10. Well, Sensi. Only for you to understand the question, I'll rephrase: The lightwaves reflected from a mirror (not the reflection of another thing, but the mirror itself) that hit our eyes, how much Herz do they have and in case they hit a human male eye: Which detectors would they stimulate and how would the brain interpret these impulses in terms of language (colour)???

    Did you like this question better than the original one? Cause that's what he asked, lol
     
  11. Well for one an imperfect mirror would actually reflect the red end of the spectrum better than the blue. I think. Because the scattering coefficient type thing is dependent upon the wavelength vs the size of the grooves or atoms or whatever the imperfections in the mirror may be. Which means that any imperfect mirror (ie all mirrors) would I suppose be more like a light blue than pure white.


    Light is complicated.


    On the other hand, since mirrors don't really scatter any light they don't really take on a colour. Or at least it scatters a negligible amount of light. If it didn't, then it wouldn't be a mirror.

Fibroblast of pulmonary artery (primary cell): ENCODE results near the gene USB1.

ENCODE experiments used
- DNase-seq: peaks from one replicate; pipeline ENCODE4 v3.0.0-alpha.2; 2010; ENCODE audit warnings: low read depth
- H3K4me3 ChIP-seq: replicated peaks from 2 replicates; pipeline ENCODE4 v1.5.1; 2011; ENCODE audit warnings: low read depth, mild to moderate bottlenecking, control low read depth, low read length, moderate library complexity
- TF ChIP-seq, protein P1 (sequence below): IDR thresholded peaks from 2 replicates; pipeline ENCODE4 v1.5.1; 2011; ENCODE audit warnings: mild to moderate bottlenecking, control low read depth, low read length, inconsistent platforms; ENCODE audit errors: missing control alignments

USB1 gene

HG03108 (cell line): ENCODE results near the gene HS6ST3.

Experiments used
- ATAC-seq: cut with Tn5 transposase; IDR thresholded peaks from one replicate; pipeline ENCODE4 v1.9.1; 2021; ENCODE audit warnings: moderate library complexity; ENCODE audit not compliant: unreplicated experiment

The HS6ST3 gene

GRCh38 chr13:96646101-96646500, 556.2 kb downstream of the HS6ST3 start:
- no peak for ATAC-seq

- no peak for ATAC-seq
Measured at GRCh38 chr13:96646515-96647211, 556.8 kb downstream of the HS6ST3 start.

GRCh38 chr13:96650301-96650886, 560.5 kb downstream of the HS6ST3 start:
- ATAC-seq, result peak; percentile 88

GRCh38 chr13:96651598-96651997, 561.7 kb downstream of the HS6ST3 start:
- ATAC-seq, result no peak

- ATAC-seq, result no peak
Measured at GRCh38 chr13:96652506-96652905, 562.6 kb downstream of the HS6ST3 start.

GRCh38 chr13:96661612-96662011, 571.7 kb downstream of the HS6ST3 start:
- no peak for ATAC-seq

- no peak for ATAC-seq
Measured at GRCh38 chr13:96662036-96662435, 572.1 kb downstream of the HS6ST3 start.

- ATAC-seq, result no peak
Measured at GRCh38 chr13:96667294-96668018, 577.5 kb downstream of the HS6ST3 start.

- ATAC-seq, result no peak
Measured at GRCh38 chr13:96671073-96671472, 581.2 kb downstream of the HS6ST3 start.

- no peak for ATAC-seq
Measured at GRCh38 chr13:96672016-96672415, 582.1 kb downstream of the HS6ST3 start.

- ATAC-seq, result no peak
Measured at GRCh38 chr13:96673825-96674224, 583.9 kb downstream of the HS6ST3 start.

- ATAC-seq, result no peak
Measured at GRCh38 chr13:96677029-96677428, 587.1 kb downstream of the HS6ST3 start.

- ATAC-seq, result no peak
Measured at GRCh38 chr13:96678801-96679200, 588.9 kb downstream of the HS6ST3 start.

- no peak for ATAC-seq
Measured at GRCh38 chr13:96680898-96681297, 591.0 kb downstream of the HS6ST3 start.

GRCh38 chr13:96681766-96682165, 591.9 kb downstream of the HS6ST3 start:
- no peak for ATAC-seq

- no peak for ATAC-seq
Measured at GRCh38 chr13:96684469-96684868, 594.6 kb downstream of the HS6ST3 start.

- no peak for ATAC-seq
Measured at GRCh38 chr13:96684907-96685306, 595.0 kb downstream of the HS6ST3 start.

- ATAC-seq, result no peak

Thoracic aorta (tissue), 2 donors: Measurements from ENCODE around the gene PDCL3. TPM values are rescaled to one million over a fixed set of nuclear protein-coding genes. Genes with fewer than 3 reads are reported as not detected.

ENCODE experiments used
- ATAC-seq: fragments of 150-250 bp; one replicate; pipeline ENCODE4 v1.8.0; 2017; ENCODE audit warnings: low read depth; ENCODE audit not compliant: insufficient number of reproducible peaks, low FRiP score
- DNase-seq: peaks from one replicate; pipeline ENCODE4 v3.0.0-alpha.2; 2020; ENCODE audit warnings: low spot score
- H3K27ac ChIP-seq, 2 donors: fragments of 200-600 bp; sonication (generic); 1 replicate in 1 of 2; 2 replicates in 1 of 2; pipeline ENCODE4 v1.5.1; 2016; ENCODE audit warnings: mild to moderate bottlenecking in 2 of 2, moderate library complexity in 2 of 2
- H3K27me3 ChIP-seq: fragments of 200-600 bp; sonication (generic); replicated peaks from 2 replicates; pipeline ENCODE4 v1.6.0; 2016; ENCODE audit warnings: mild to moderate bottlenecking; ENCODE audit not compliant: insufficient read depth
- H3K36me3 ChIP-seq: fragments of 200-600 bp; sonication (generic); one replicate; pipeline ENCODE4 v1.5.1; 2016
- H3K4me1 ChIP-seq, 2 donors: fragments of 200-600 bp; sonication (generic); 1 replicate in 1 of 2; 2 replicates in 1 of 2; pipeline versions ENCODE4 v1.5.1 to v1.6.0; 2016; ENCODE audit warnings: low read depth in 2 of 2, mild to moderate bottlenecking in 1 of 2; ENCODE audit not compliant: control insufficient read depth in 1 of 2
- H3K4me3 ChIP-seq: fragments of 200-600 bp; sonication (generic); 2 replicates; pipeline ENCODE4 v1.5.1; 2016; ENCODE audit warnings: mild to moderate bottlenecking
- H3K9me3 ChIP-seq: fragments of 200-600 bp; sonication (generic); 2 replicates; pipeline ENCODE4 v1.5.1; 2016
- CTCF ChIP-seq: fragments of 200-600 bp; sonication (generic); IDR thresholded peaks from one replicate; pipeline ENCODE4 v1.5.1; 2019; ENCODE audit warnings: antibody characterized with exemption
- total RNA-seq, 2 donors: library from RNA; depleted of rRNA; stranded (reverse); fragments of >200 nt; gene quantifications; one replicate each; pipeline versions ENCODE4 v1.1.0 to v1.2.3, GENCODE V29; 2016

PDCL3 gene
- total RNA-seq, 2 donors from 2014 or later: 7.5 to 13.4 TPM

12. holy shit are all of you geniusus's or something or am i just really high??????????w
     
  13. yes
     


  14. No man it's just that they all like talking bollocks.

    Light can be broken down into it's component colours (the spectrum) and your eye acts as a reciever and your brain translates the information into a recognisable form and color.
    This is of course presuming you have "normal" vision, if so then of course the time of day the type of light used and even surrounding objects will all cast there own reflected light onto the surface of the mirror affecting the colour it reflects.

    But the removal of the layer on the back of the mirror when viewed under normal daylight with 20/20 vision and no color blindness will been seen to be silver.

    Any other type of light will change the colour accordingly.
     
  15. Everything I said was true. Physics doesn't lie.
     
  16. Haha, I assure you there was no copying done on my part =- O
     
  17. No copying on my either

    Well...I wrote the same thing as you even before you wrote yours. So that makes you full of bull, too, haha